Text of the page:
Parasite

The short story that follows was inspired by the work of the spiffing artist Claudette Anne Pearson, and one image in particular that Claudette posted on Twitter as part of a Halloween Advent Calendar project (reproduced here with thanks).

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It’s great, isn’t it? You can check out more of Claudette’s work, all of it brilliant, here.

As for the story itself … I’ve never written anything so directly inspired by the work of another Creative, and it was a strange, but fun, experience, like I was working on a cover version of a much-admired song. I can hear my voice in there, but it’s threaded with the melody of Claudette’s work from the first word to the last. So, with grateful thanks to Claudette for the inspiration and friendship, here it is …

PARASITE

Our Empress is dying.

As the Lord Physician, I am the only man permitted to be in her presence as the hour draws near, though I can sense the guards in the next chamber, ready to carry out her last command to them, to kill me if I fail.

She sleeps now, and the room is near-silent, save for the soft humming of machines and the rasping, rattling ebb and flow of the Empress’s breath as her withered lungs struggle to function.  I look down at the wizened figure on the bed before me, already corpse-white, and imagine that its brittle, empty bones must be as thin as the dozens of hooked wires that puncture her papyrus-like skin, linking her to the machines dispassionately recording the decline of pressures and pulses.  She wears the Crimson Gown of the Imperial House, as is traditional for this night.  She wears her Crown of Skulls, as she does in the portrait above her bed.

The portrait shows her almost a century ago, when my own Mentor was the Lord Physician.  The image had been wrought by the land’s most revered artist, and was as haunting now as when the last bristle had slipped from the wet canvas, the union of creation complete.  Within the ornate frame, the Empress had been captured at the apex of her beauty and vitality.  Braids the hue of embers cascaded from beneath her Crown of Skulls, caressing her sharp, strong features, flushed with the bloom of youth.  Her eyes were so blue that they were almost the colour of moonlight, and so bright, so hungry for life, that they might have been painted with a brush dipped into her soul.

I hear soft footsteps and turn to see one of her Handmaidens approaching.  She carries a sealed metal box inlaid with black onyx, and as she hands it to me I see that her nails have been chewed down to the quick.  Above the machine hum and the tidal, dying breaths, I think I can almost hear the girl’s heartbeat pounding high in her throat, and it occurs to me that the guards have orders to end her life too, should I not succeed.

I am an old man, my grey hair thinning, my once-fine countenance drawn now and hawk-like.  My hands are still steady enough to wield a scalpel, as balanced as in my youth, but their contours are like the cartography of some ancient territory, the dark islands that come with age surfacing amid a sea of wrinkles, the thick blue veins winding like rivers towards a mountain range of knuckles.  I am old, and fear death, and a shiver of pity and love runs through me for the Handmaiden, with no more than twenty summers in her wake and facing the same fate as me.

Nothing is said, though.  I take the box and place it on the table, unsealing the lid to inspect the black shapes within.  The room is dim, merely candlelit, and yet the shapes react as though the thin glow is dazzling to their flat, murky eyes.  They are creatures of the soil and the rock, harvested from their underground channels and lairs by the Imperial Gatherers.  They squirm now in their metal prison, the oiled scales armouring their serpentine bodies clicking wetly as they writhe against each other.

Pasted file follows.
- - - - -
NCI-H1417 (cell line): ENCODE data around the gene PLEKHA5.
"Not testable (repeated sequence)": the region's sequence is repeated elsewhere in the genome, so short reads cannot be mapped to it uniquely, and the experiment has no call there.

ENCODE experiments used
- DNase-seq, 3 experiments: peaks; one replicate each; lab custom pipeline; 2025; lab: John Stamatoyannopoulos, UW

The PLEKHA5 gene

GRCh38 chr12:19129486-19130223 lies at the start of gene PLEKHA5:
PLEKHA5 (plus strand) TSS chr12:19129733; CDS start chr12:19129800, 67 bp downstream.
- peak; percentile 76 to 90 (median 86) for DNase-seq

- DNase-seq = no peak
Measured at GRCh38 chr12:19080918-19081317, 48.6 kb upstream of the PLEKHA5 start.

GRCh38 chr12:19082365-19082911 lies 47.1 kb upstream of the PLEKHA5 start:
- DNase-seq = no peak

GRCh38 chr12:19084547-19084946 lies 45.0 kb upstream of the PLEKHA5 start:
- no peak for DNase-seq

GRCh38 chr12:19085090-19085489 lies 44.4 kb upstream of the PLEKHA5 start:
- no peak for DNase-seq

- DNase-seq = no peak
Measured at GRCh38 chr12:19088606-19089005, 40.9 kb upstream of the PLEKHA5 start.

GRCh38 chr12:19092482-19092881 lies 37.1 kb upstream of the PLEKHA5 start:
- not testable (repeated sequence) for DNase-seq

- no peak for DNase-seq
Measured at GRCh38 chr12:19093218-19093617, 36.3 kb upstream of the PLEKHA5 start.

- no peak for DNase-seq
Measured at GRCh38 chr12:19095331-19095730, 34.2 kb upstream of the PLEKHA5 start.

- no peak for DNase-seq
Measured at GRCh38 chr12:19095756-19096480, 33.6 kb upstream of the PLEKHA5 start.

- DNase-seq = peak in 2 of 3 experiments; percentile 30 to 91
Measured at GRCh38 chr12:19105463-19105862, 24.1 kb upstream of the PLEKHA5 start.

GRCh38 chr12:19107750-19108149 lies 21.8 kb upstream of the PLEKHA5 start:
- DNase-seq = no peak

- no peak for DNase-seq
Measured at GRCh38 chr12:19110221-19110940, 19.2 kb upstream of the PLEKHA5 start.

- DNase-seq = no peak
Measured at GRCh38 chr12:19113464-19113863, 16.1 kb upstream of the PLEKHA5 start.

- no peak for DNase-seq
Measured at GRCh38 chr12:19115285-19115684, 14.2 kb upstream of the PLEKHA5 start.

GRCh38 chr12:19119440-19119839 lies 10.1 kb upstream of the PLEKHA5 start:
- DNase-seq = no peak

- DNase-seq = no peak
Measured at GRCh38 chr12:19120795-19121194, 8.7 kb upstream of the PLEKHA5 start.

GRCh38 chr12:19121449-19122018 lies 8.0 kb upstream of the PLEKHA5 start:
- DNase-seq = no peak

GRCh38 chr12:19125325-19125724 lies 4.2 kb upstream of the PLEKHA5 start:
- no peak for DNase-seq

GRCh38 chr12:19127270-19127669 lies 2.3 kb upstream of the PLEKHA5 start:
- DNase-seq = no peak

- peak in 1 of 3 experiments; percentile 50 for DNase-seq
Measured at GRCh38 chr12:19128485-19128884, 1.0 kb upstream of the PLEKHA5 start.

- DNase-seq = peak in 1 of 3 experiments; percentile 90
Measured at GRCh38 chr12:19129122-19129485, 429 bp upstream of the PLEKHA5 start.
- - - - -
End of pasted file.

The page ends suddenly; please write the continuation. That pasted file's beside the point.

Only two of them left, though.  Two out of thirteen.  The Gatherers are still searching, with a Legion at every compass point, but the creature’s nests remain undiscovered.  Perhaps they had found new places to hide, or perhaps these two specimens are the last in the land.  Whichever the case, the slithering, crackling things in this box have become the most valuable treasure imaginable.

Suddenly the Empress arches on the bed, a long, gasping cry escaping her parched lips, and from the next chamber, I imagine I hear the sound of swords being unsheathed.  I glance at the Handmaiden and see her dark eyes widening as she hurries to the Empress’s side.  She places her soft hands on the old woman’s bony shoulders, easing her gently back on to the bed, quietly mouthing words of comfort.

The twigs of the Empress’s fingers claw at the bed sheets, clutching handfuls of silk, and when I see how her eyelids are flickering, see the thin crescents of cataract-glazed white, I know that it is almost time.

A tray of forceps glimmers in the candlelight.  I select one and reach into the metal box, closing the pincers around one of the creatures.  It thrashes in the steel embrace, its scales clicking madly, and the other creature seems to entwine itself a little tighter around its captured companion, as though afraid of being alone.

I pull the creature free, though, lifting it smoothly from the box, and turn back to the Empress.

The white folds of her throat have begun to quiver, to ripple, as her mouth falls open and she sighs, some coppery, gangrenous whisper.  The Handmaiden flinches, but keeps her hands pressed to the old woman’s shoulders.  The Empress’s tongue slides forth to taste her grey teeth, and the wrinkled hollow of her throat pulses faster and faster, until the thin, sunken skin splits, blossoms into bloodless petals.  As I draw nearer, I can see the purple-black workings of her throat, and the dark, shrivelled form being expelled from the opening like some nightmare birth.

An inch of the withered shape emerges from the cavity; her throat spasms, again and again, ejecting another segment, then another, until one last convulsive tremor forces the last of it out of her.  The thing falls to rest on the front of her Gown, its scales splintered and shedding, the body within them a wasted, blackened husk.

Our Empress Eternal, our beloved Parasite, has used up another life, another century of stolen heartbeats.  She sinks back into her bed sheets, her wrinkled brow beaded with sweat.  The fleshy petals flanking her throat flutter gently now, as her unnatural mouth releases something like a fetid, contented sigh.